Tens of Thousands Protest Alleged Voter Fraud in Russia
James Brooke | Moscow December 10, 2011
Protesters came out across the world’s largest country to demand clean elections and to say what, only one week ago, was unsayable.
“Russia Without Putin” was the favorite chant of thousands of demonstrators who marched within earshot of the Kremlin in the largest pro-democracy demonstration since Vladimir Putin came to power in 2000.
From Vladivostok on the Pacific Coast to Kaliningrad on the Baltic, tens of thousands of Russians turned out to protest what they called blatant fraud in last Sunday’s parliamentary elections.
Standing on Revolution Square in Moscow, Evgenia Chirikova, an opposition leader, talked to VOA before joining a rally police estimated at 20,000 people although organizers claimed there were many more there.
Speaking in Russian, she said the democracy movement demands new elections and the release of political prisoners. Last week, police responded harshly to street protests, arresting an estimated 1,600 people.
On Saturday, less than 100 people were arrested nationwide. At the end of the Moscow rally, demonstrators faced the long lines of riot police and chanted: “Police, part of the people.” State-run TV broke their weeklong blackout and covered protests, showing thousands of people in Moscow filling a park, spilling over a bridge and covering a facing embankment.
Alexei Venediktov, the white haired director of Ekho Moscow Radio, fought Soviet authorities in the 1980s. "Here is the new generation, the Putin generation," he said. "They voted, had their votes stolen, and now they want a fair system."
Authorities did their best to keep Russia’s new generation away.
On Friday, Moscow school officials declared a mandatory test for all high school students, scheduling it for the precise time of the Saturday demonstration. Federal health officials warned parents that respiratory diseases can be communicated in large groups of people. The Army warned that they would be checking for draft dodgers as protesters filed through metal detectors.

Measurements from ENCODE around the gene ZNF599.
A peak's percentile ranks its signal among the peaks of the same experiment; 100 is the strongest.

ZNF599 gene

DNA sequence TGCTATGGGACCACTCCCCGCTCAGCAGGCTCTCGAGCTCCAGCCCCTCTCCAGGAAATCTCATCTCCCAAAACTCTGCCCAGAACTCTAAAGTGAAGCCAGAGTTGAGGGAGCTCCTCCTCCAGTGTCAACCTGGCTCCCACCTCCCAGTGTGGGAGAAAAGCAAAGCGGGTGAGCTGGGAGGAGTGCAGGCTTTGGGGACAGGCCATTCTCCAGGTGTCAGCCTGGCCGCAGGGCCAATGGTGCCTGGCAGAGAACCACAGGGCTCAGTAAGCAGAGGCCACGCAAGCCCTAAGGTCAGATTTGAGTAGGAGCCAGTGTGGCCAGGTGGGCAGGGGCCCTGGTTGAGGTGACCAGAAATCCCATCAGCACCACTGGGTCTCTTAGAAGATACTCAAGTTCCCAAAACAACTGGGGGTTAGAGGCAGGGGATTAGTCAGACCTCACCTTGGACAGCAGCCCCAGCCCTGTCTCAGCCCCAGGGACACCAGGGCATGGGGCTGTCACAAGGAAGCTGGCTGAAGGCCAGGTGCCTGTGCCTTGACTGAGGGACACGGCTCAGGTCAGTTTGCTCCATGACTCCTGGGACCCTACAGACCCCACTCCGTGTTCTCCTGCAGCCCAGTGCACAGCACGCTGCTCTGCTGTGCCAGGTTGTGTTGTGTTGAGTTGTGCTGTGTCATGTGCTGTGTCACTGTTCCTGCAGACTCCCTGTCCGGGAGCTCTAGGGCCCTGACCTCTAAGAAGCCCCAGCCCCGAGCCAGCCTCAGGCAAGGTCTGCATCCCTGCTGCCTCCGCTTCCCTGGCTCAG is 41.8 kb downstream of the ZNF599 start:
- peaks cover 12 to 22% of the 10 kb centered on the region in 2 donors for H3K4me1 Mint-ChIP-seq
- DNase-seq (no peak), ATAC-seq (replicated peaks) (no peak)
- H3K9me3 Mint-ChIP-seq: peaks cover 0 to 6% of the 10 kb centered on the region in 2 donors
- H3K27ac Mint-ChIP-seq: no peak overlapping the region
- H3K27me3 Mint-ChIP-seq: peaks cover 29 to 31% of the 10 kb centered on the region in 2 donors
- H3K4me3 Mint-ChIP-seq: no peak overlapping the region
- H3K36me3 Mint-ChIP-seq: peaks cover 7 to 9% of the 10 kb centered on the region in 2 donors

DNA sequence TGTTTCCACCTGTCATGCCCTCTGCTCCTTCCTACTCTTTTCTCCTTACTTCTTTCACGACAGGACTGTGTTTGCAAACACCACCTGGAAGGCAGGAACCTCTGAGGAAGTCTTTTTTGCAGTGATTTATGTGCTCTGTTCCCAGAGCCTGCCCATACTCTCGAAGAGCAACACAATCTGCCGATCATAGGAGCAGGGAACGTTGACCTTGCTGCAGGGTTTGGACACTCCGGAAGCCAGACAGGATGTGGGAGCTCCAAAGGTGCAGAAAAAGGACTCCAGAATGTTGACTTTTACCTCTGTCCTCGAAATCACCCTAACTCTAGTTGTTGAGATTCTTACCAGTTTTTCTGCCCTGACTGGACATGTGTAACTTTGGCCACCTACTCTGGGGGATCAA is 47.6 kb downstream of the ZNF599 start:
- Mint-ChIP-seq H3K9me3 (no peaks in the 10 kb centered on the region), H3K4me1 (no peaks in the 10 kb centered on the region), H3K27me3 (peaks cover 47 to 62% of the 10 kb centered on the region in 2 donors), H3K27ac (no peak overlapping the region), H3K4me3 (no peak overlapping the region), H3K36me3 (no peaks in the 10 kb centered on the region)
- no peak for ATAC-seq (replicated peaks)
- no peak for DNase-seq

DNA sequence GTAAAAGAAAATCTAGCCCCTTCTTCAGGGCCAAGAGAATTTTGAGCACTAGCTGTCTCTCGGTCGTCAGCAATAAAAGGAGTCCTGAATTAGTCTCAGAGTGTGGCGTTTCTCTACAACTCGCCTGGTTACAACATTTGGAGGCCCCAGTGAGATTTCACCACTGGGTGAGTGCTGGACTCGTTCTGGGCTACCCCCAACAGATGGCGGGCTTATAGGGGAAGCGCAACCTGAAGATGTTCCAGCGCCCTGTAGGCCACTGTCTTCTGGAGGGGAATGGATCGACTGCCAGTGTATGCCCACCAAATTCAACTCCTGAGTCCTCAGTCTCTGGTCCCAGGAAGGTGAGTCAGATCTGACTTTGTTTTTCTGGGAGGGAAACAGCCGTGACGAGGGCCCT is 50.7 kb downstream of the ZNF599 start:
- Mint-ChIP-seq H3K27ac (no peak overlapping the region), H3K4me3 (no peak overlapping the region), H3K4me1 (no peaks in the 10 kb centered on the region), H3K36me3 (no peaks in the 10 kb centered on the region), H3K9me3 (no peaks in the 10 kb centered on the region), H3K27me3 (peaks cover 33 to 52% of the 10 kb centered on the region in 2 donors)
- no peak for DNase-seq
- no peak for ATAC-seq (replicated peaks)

A judge kept the most charismatic protest leader, Alexei Navalny, in jail. The imprisoned leaders responded by banging their cell doors and chanting protest slogans at the time of the mass protest.
And when the protest hour approached, thousands upon thousands of Muscovites emerged from nearby metro stations, trudging through the first light snow of winter.
Corruption and a rejection of Mr. Putin were the most common reasons cited by people at the protest.
Roman Sytnikov, the 32-year-old director of a logistics company, also said it was his first time at a demonstration. Sytnikov said he cannot keep silent any more because the corruption is too great.
Like many protesters, Andrei, a 24-year-old computer worker, said he had found about the protest through the internet. He surveyed the massive crowd, the young men who climbed trees to get a better view, and said:
“I feel happy, because it is great that people understand what is happening.”
Roman Protasevich, a 31-year-old financial advisor, said he no longer has a television. He gets all his information off the web. He said Prime Minister Putin showed a Soviet mentality when he charged Thursday that U.S. Secretary of State Hillary Clinton activated the protests by sending out a “signal.”
“This is very funny," Protasevich said. "Actually when I heard your English, I wanted to make a joke that you are the American spies here. But Putin continues to say what he used to say before. But it is very funny. No one believes in this.”
On March 4, Mr. Putin faces voters as he seeks a new, six-year term as president. One week ago, everyone thought his electoral victory would be automatic.
After Saturday's protests across Russia, all bets are off.
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